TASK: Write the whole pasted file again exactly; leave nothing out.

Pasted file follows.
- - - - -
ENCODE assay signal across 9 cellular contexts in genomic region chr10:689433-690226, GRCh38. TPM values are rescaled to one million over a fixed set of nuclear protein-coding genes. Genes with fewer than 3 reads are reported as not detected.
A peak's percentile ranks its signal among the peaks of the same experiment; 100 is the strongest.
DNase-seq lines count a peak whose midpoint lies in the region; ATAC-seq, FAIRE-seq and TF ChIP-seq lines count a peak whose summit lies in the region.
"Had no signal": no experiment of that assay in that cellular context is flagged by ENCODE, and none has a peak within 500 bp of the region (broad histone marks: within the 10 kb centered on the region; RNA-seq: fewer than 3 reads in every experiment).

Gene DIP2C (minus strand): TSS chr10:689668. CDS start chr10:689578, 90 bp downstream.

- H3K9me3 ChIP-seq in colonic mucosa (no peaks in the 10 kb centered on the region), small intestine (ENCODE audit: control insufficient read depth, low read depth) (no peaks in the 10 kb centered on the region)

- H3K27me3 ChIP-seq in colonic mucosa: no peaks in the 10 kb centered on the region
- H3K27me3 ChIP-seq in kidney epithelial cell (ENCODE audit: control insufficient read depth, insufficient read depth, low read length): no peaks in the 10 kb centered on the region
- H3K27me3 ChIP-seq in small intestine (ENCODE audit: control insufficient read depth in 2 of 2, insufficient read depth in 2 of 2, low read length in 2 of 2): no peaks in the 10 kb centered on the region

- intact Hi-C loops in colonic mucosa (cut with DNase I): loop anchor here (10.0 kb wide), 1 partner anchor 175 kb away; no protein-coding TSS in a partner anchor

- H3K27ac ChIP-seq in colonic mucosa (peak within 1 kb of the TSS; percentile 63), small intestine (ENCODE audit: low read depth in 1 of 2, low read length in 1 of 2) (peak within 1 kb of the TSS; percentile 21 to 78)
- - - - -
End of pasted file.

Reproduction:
ENCODE assay signal across 9 cellular contexts in genomic region chr10:689433-690226, GRCh38. TPM values are rescaled to one million over a fixed set of nuclear protein-coding genes. Genes with fewer than 3 reads are reported as not detected.
A peak's percentile ranks its signal among the peaks of the same experiment; 100 is the strongest.
DNase-seq lines count a peak whose midpoint lies in the region; ATAC-seq, FAIRE-seq and TF ChIP-seq lines count a peak whose summit lies in the region.
"Had no signal": no experiment of that assay in that cellular context is flagged by ENCODE, and none has a peak within 500 bp of the region (broad histone marks: within the 10 kb centered on the region; RNA-seq: fewer than 3 reads in every experiment).

Gene DIP2C (minus strand): TSS chr10:689668. CDS start chr10:689578, 90 bp downstream.

- H3K9me3 ChIP-seq in colonic mucosa (no peaks in the 10 kb centered on the region), small intestine (ENCODE audit: control insufficient read depth, low read depth) (no peaks in the 10 kb centered on the region)

- H3K27me3 ChIP-seq in colonic mucosa: no peaks in the 10 kb centered on the region
- H3K27me3 ChIP-seq in kidney epithelial cell (ENCODE audit: control insufficient read depth, insufficient read depth, low read length): no peaks in the 10 kb centered on the region
- H3K27me3 ChIP-seq in small intestine (ENCODE audit: control insufficient read depth in 2 of 2, insufficient read depth in 2 of 2, low read length in 2 of 2): no peaks in the 10 kb centered on the region

- intact Hi-C loops in colonic mucosa (cut with DNase I): loop anchor here (10.0 kb wide), 1 partner anchor 175 kb away; no protein-coding TSS in a partner anchor

- H3K27ac ChIP-seq in colonic mucosa (peak within 1 kb of the TSS; percentile 63), small intestine (ENCODE audit: low read depth in 1 of 2, low read length in 1 of 2) (peak within 1 kb of the TSS; percentile 21 to 78)